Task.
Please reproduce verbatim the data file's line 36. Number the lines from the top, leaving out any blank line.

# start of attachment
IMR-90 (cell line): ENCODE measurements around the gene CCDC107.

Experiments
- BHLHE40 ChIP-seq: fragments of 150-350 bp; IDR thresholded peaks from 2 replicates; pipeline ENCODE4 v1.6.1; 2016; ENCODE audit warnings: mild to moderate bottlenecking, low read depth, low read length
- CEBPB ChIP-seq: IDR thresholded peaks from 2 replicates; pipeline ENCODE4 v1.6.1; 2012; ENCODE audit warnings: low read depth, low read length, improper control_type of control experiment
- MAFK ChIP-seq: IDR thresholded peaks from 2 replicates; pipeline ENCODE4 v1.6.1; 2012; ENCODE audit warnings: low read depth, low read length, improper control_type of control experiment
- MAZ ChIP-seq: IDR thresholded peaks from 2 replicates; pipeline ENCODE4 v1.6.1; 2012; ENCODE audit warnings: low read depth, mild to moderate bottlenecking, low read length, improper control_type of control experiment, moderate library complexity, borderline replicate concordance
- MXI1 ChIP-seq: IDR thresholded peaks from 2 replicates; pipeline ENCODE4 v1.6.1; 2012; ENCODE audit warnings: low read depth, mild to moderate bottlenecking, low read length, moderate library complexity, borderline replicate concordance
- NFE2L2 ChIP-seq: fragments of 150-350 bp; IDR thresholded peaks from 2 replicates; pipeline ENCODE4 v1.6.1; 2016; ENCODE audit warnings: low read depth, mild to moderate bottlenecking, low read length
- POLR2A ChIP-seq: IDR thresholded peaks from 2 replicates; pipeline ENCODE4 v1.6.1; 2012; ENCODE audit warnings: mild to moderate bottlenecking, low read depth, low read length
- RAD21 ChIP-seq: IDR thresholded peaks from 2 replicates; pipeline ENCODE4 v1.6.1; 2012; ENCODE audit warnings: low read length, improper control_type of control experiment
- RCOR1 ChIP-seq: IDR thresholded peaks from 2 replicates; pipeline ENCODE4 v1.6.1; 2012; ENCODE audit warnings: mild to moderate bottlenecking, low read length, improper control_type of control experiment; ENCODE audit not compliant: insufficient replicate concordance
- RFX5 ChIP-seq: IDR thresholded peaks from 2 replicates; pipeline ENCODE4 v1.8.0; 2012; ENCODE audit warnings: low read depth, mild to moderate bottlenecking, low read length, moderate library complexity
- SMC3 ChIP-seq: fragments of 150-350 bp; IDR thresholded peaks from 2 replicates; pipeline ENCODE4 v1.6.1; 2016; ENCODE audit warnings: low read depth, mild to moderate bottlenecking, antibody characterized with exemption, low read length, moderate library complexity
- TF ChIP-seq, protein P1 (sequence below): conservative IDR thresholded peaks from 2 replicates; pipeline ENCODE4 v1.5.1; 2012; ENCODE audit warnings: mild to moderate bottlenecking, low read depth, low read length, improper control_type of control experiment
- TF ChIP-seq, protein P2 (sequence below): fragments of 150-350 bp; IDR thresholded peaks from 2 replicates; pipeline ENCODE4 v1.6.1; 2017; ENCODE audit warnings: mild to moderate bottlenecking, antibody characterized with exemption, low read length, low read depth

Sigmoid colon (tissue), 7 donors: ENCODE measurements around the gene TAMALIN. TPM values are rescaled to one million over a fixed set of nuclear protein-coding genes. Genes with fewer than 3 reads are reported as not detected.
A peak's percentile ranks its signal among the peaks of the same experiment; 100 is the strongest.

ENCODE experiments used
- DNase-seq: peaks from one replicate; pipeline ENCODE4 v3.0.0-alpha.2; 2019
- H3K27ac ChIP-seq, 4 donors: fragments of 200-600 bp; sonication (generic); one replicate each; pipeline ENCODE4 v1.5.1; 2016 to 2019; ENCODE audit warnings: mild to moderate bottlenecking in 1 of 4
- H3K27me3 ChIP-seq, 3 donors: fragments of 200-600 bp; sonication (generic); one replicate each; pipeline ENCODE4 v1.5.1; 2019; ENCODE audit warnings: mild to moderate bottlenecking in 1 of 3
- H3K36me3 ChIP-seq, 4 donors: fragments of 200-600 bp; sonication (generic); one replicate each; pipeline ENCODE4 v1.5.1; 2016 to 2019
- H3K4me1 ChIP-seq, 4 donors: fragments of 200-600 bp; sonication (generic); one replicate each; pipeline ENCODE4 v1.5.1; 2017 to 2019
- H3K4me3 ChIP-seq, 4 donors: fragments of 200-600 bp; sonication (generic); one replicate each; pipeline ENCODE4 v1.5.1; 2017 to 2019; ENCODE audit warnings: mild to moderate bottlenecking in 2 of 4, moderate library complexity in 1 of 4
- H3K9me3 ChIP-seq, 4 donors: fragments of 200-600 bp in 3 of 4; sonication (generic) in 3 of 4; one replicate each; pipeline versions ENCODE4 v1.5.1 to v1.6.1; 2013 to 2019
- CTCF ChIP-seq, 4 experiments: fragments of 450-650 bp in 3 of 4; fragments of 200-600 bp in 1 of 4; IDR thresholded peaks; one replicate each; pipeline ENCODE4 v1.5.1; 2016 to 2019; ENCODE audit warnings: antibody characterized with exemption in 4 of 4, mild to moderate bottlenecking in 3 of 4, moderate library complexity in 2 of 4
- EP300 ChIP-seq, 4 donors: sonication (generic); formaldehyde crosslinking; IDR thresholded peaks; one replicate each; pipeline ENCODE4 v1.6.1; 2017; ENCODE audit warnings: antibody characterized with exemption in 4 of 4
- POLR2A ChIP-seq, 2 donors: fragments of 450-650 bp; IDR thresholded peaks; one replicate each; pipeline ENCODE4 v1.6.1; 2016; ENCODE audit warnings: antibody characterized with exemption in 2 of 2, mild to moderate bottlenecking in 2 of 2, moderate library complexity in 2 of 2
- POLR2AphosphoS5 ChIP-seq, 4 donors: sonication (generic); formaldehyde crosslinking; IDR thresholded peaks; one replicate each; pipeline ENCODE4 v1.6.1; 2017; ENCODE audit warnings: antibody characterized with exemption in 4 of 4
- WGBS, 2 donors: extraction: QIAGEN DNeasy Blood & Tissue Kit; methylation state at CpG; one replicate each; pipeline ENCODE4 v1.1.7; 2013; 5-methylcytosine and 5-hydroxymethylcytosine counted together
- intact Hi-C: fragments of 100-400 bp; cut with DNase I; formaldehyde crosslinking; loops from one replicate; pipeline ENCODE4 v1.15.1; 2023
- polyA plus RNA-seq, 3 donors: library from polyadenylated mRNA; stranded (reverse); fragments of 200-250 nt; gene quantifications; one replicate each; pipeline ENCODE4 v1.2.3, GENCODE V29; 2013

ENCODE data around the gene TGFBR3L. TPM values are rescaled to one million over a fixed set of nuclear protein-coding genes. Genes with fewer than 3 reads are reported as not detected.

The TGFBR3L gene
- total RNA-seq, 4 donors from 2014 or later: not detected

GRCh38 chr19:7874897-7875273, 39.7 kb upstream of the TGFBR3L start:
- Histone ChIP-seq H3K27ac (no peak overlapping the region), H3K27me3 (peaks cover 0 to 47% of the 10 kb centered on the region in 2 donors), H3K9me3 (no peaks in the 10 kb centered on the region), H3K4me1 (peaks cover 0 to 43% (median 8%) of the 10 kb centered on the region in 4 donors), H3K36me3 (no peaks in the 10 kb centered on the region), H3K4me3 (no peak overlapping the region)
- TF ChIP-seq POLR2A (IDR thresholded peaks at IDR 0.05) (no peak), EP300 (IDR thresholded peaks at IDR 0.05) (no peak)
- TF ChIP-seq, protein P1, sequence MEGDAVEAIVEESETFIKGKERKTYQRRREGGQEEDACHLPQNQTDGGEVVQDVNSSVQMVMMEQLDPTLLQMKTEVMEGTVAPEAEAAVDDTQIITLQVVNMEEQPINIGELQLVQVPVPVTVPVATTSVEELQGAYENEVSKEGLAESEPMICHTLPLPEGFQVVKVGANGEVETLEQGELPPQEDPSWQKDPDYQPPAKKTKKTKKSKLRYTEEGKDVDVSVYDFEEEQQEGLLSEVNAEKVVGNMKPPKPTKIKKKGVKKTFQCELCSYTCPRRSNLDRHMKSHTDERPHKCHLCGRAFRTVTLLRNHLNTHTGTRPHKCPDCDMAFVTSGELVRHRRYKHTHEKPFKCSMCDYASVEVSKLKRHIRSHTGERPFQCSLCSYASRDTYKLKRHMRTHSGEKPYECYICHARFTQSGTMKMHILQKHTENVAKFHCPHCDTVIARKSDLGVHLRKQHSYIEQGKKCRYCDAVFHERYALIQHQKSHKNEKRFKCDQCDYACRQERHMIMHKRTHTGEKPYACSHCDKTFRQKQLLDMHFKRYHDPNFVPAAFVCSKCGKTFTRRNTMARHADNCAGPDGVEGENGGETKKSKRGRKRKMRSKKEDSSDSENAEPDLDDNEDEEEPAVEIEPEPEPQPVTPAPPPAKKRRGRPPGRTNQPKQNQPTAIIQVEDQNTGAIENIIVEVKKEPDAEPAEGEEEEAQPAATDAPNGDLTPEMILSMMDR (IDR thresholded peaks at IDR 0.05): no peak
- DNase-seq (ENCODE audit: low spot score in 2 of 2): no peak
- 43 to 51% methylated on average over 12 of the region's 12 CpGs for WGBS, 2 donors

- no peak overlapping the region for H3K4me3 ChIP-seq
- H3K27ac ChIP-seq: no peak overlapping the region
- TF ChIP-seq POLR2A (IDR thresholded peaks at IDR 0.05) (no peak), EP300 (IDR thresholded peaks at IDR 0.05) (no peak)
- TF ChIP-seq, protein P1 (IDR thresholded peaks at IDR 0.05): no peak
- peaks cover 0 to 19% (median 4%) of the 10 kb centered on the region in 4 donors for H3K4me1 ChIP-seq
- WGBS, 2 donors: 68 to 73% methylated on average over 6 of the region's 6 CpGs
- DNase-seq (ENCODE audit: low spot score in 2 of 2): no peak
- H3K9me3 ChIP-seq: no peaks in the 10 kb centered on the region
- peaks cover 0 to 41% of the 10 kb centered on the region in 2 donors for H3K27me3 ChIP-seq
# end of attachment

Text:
GRCh38 chr19:7874897-7875273, 39.7 kb upstream of the TGFBR3L start: